Irish Beef & Guinness Stew is a classic comfort dish and a delicious one pot meal.
Beef Stew is International
The addition of Guinness beer in this recipe defines it as Irish. But, if you replace the beer with red wine, and add some mushrooms, you would have a French beef bourguignon. Replace it with tomato sauce and add oregano, and you have an Italian beef stew. In addition, there’s also Hungarian goulash, Russian beef stroganoff, Mexican carne guisada, to name just a few.
Stew: What’s The Beef?
All of those dishes are delicious, and in the end, they have one thing in common. They use cheaper, tougher cuts of beef, like chuck, or bottom round, usually cut into cubes. The meat is then cooked slowly in liquid, resulting in tender, melt in your mouth beef. So, not only is beef stew a delicious pot of comfort food, it’s economical too.
A pot of stew simmering on the stove is a beautiful thing. It’s cooking itself while you do other things. Once you have everything in the pot, all that is required is an occasional stir. The delicious aroma will mean that everyone in the house will be hungry when it’s time for dinner.
Why Brown the Meat for Beef Stew?
Although you can skip the step of browning the meat, doing so will cost your stew a lot of delicious flavour. A good sear will caramelize the beef, adding a depth of flavour, and all of those brown bits that you scrape up once the liquid is added will make it even more delicious. Check out The Perfect Beef Stew for other stew tips.
Tips For Browning Meat
- Heat oil on medium high in a large pot, and use an oil with a high smoke point, like vegetable oil (Save your extra virgin olive oil for other dishes where it can shine like the star that it is). Blot the pieces of meat dry with paper towels. If you try to sear it when wet, it will steam instead of browning.
- Dredging in flour will give the meat a nice crust, while also thickening your stew.
- Brown the meat in batches, so as not to crowd the pieces in the pot, which will also result in steamed, rather than browned meat.
- Brown pieces on all sides, removing to a paper towel lined plate to make room for the next batch.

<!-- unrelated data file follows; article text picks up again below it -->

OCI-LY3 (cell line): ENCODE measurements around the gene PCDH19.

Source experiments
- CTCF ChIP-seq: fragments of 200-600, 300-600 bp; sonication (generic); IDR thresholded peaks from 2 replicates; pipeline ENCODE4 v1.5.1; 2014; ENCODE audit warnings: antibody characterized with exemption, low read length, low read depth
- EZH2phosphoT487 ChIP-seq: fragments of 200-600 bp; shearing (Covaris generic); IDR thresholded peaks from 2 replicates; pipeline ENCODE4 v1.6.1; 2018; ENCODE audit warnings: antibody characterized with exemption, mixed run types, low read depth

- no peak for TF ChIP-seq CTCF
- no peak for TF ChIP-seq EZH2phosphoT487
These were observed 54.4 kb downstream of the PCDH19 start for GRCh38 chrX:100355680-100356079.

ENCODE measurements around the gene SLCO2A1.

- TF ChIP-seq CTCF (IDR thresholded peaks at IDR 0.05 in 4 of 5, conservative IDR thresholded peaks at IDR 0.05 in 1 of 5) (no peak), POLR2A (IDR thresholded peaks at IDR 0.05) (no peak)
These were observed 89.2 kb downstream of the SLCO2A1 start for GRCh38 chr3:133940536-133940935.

Although this Irish stew is delicious anytime, it’s a perfect way to celebrate St Patrick’s Day, served with a hearty loaf of Irish Soda Bread. And, if you’re looking for another Guinness infused Irish dish, try this delicious Savory Irish Bread Pudding
How to Make Irish Beef & Guinness Stew
Beef and vegetables simmered in Guinness infused broth make a delicious and easy to make one pot classic Irish stew. With gluten-free notes.
- 2 tbsp vegetable oil
- 2 lbs boneless beef chuck cubed
- salt & pepper
- 1/4 cup all purpose flour or gluten-free flour blend
- 1 1/2 cups Guinness stout beer
- 1 cup beef broth reduced or no sodium
- 2 bay leaves
- 2 onions quartered
- 2 garlic cloves minced
- 4 large carrots peeled & sliced into thick rounds
- 4 ribs celery sliced
- 2 tsp dried thyme
- 4 medium russet potatoes peeled & cut into chunks
- 2 tbsp fresh parsley chopped
Over medium high, heat one tablespoon of the oil in a large pot or dutch oven with a lid
Blot meat dry with paper towels, and season with salt and pepper
In a bowl, or freezer bag, dredge the beef pieces in flour to coat.
Brown the meat on all sides in the heated oil, a few pieces at a time, removing the browned pieces to a plate. Add more oil if required.
When the last batch is browned, return all of the meat to the pot and add the garlic.
Cook, stirring for about 1 minute.
Add the beef broth, stout, celery, onion, and bay leaf, bringing to a boil.
Reduce heat to low, cover, and allow to simmer for 1 1/2 hours, stirring occasionally.
Add carrots to the pot, bringing back to a boil.
Reduce heat to low, cover and allow to simmer 30 minutes, until carrots are tender.
Add potatoes and thyme to the pot, and return to a boil
Return heat to low, and simmer, uncovered, for 30 minutes until potatoes are tender.
Taste and season with salt and pepper as required
Garnish with parsley and serve hot.
Make this recipe gluten-free by substituting any gluten-free dark beer for the Guinness, and using either a gluten free-flour blend, or cornstarch in place of the dredging flour.